Promising Outcomes of Original Grant:
Our fundamental hypothesis was that modulation of blood CD163+ macrophages using nanoparticles loaded with anti-inflammatory drugs could protect neurons in the brain of models of Parkinson’s disease. Indeed, when we used such an approach, less neurons died after a neurotoxin injection into the model brain, and the animals exhibited less motor defects related to the brain lesion. Furthermore, the use of targeted nanoparticles allowed us to minimize the dose of the anti-inflammatory drug, which reduced the side effects commonly observed with higher therapeutic doses.
Objectives for Supplemental Investigation:
Our data supports a role for the CD163 macrophagic population in the disease progression. Therefore, in this experiment, we will further characterize the cells that we have targeted using both human samples and models of the disease. We will analyze the status of the CD163 macrophagic population during the disease in order to gain knowledge important for designing our future therapeutic strategy. In parallel we will deplete the macrophagic CD163 population in models to analyze their role during dopaminergic neurodegeneration. Finally, we will further test the neuroprotective potential of our approach in an alpha-synuclein based model of Parkinson’s disease.
Importance of This Research for the Development of a New PD Therapy:
The possibility of targeting a subpopulation of peripheral cells in blood that can travel to brain and exert their neuroprotective role in the area of degeneration opens possibilities. This research may lead to design of novel nanoparticles loaded with drugs that can more elegantly and specifically help the neurons in brain while avoiding toxicity.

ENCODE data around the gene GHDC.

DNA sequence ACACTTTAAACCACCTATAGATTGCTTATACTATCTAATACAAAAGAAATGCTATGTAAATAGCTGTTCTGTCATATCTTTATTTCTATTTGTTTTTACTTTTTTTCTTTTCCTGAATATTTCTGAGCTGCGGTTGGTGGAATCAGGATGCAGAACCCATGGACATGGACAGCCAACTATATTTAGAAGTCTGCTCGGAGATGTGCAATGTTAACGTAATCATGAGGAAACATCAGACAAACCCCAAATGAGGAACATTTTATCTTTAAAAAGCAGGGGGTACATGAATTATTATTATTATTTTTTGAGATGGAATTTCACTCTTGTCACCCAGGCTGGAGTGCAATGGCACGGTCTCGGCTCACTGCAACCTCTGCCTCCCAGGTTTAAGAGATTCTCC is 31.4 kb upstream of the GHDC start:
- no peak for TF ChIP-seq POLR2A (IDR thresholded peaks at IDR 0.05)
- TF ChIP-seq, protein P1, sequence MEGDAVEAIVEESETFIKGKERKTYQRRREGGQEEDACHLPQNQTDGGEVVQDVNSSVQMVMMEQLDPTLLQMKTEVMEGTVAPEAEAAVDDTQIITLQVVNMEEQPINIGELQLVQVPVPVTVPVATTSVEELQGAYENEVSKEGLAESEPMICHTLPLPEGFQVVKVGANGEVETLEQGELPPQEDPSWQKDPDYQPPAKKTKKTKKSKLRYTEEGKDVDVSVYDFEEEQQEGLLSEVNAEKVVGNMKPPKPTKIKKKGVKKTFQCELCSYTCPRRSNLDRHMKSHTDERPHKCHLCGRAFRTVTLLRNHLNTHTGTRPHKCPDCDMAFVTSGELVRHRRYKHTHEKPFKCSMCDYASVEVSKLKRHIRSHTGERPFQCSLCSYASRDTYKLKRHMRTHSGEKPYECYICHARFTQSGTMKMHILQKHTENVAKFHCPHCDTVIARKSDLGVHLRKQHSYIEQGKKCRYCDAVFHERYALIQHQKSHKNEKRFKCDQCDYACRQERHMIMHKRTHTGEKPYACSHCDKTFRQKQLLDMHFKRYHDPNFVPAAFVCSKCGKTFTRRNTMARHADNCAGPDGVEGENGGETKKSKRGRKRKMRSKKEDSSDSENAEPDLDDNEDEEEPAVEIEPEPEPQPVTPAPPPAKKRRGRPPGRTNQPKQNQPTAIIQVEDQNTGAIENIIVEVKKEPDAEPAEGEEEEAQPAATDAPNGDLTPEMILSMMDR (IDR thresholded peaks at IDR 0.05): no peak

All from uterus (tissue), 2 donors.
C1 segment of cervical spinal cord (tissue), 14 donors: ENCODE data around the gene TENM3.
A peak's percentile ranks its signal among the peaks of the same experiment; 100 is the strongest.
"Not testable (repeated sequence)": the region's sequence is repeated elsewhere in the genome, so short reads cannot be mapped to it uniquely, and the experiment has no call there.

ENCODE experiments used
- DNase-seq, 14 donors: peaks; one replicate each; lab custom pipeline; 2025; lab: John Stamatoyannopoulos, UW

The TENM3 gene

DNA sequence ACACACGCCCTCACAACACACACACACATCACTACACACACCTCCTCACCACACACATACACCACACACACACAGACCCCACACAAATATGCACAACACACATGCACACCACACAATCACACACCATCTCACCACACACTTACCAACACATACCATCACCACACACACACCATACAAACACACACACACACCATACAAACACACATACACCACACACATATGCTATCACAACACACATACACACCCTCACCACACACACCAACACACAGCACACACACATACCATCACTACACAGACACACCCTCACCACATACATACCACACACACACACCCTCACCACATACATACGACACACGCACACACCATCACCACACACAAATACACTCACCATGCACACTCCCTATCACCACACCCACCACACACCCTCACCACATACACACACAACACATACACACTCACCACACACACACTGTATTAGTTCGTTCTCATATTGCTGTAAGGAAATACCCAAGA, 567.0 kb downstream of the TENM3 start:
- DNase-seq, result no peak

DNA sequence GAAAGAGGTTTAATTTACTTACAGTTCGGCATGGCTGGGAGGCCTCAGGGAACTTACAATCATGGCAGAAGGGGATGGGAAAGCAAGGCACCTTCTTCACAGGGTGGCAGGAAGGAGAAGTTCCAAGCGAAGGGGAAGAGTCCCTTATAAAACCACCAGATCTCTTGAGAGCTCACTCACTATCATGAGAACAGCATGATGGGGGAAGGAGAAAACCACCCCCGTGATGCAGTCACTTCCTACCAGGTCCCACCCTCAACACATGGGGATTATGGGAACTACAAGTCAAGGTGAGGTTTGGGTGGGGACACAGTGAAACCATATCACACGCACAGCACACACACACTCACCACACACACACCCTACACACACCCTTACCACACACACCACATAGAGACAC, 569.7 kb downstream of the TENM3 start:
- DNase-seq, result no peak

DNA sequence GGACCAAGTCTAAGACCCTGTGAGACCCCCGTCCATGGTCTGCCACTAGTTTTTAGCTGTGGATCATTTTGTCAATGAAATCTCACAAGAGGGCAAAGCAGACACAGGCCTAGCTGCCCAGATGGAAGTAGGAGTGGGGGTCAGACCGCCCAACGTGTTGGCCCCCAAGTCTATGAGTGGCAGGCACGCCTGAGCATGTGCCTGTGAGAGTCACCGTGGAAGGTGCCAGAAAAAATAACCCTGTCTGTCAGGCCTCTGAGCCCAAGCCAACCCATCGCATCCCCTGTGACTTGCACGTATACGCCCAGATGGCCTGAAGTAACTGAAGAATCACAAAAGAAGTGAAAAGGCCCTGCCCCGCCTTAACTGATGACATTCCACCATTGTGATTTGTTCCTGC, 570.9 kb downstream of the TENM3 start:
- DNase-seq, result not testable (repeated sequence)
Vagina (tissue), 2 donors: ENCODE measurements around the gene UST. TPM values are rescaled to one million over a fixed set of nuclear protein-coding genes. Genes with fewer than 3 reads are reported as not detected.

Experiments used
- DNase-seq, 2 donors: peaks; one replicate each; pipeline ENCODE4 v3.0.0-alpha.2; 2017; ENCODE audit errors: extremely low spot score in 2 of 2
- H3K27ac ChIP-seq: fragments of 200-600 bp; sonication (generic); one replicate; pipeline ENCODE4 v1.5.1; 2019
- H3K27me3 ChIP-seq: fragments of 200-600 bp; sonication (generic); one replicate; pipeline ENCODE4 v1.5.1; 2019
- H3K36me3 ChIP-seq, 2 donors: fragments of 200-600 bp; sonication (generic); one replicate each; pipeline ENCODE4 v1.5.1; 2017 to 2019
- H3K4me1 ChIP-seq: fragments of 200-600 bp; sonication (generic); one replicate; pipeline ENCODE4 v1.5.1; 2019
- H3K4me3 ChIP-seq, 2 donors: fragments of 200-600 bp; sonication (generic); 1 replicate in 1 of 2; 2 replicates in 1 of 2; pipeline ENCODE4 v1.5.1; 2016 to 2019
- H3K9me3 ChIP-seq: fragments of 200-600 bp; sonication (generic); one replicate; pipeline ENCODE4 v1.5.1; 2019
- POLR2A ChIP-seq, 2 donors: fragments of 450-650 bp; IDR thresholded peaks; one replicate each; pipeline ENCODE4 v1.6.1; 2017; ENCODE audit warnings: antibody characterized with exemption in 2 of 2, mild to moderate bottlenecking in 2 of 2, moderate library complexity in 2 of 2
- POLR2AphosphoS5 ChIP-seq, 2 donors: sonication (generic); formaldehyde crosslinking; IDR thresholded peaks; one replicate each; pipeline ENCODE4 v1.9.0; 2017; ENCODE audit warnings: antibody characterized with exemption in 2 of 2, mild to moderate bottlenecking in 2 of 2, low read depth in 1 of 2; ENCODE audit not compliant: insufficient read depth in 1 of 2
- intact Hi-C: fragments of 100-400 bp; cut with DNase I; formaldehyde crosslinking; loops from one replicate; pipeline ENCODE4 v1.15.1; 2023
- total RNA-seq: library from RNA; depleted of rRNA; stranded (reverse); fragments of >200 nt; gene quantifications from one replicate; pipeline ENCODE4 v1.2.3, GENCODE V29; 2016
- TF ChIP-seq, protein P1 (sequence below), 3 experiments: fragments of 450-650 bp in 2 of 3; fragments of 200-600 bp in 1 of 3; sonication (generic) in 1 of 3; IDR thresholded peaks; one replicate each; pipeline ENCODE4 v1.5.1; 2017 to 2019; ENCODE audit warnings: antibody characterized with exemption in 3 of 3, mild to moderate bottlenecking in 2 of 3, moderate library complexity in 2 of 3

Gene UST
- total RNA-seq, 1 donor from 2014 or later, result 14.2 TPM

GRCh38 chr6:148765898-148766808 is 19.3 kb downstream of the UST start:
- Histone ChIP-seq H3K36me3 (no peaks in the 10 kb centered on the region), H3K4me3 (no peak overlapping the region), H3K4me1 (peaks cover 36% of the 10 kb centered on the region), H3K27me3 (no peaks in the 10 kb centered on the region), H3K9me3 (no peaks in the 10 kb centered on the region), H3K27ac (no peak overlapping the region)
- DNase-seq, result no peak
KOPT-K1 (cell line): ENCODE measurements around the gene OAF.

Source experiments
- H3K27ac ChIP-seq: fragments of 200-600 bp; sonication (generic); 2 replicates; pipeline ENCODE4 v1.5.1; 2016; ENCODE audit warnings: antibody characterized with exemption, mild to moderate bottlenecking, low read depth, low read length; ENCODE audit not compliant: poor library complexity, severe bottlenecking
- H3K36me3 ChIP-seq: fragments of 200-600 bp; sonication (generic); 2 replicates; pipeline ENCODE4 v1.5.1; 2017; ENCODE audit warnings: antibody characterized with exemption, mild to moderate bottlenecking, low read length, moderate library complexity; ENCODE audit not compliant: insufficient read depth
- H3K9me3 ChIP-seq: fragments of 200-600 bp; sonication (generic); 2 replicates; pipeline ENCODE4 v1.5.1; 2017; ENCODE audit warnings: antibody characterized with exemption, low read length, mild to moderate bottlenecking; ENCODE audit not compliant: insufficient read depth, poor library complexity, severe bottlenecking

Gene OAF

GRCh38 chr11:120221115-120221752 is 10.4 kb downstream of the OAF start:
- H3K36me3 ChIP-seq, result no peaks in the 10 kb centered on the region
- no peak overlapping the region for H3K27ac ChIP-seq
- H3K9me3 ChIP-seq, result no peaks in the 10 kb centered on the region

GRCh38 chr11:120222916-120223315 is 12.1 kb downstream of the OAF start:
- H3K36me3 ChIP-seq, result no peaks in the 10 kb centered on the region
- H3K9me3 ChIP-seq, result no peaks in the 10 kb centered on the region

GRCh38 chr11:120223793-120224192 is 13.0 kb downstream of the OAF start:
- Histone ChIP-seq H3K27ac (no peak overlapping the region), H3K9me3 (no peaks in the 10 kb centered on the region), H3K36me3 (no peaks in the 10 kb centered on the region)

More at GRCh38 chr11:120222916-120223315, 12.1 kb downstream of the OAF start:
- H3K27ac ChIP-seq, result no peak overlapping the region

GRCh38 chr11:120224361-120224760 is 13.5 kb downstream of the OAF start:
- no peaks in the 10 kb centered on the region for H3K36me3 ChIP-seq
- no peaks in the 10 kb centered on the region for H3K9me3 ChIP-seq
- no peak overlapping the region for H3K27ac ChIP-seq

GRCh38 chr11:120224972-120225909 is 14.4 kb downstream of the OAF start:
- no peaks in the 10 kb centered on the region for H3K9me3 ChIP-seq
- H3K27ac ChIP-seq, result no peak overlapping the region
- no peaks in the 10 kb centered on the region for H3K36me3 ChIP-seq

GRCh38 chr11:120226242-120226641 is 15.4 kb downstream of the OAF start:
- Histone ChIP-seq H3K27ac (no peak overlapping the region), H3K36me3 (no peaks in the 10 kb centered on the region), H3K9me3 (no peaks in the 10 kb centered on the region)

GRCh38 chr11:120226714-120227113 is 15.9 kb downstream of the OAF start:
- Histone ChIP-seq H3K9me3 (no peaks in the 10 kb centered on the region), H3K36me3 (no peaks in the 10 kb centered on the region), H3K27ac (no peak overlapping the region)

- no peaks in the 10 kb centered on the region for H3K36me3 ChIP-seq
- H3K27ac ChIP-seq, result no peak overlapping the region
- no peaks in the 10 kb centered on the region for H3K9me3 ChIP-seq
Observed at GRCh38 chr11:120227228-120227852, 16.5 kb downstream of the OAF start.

CD163-positive macrophages -- immune cells with the CD163 protein on their surface -- may play a role in the immune response related to Parkinson's disease (PD). We found an increased number of the CD163-positive macrophages in the brain of pre-clinical models of PD. Furthermore, analysis of blood samples from people with PD supports the involvement of the CD163-positive macrophages in the disease.
In another set of experiments, we either killed these cells or deactivated them with anti-inflammatory drugs in the brain of pre-clinical models of Parkinson's. This reduced brain damage in these models. We are currently working on repeating these experiments in another pre-clinical model.
Targeting immune cells outside of the brain to treat brain disease associated with inflammation is an attractive therapeutic strategy worthy of further research.
Tentillier N, Etzerodt A, Olesen MN, et al. Anti-inflammatory modulation of microglia via CD163-targeted glucocorticoids protects dopaminergic neurons in the 6-OHDA Parkinson's disease model. J Neurosci. 2016;36(36):9375-9390.
- Poster at Gordon Conference 2015 (July). Anti-inflammatory therapy via CD163-macrophages in the 6-OHDA Parkinson's disease model
- Poster at SFN 2015. Study of the CD163 receptor in Parkinson's disease: a prospective biomarker?
- Poster at EuroGlia Meeting 2015 (July, Bilbao, Spain). Study of the CD163 receptor in Parkinson's disease: a prospective biomarker?
Invited speaker in the annual meeting for the Danish Society for Immunology, 2015: Peripheral macrophages in Parkinson's Disease: a focus on CD163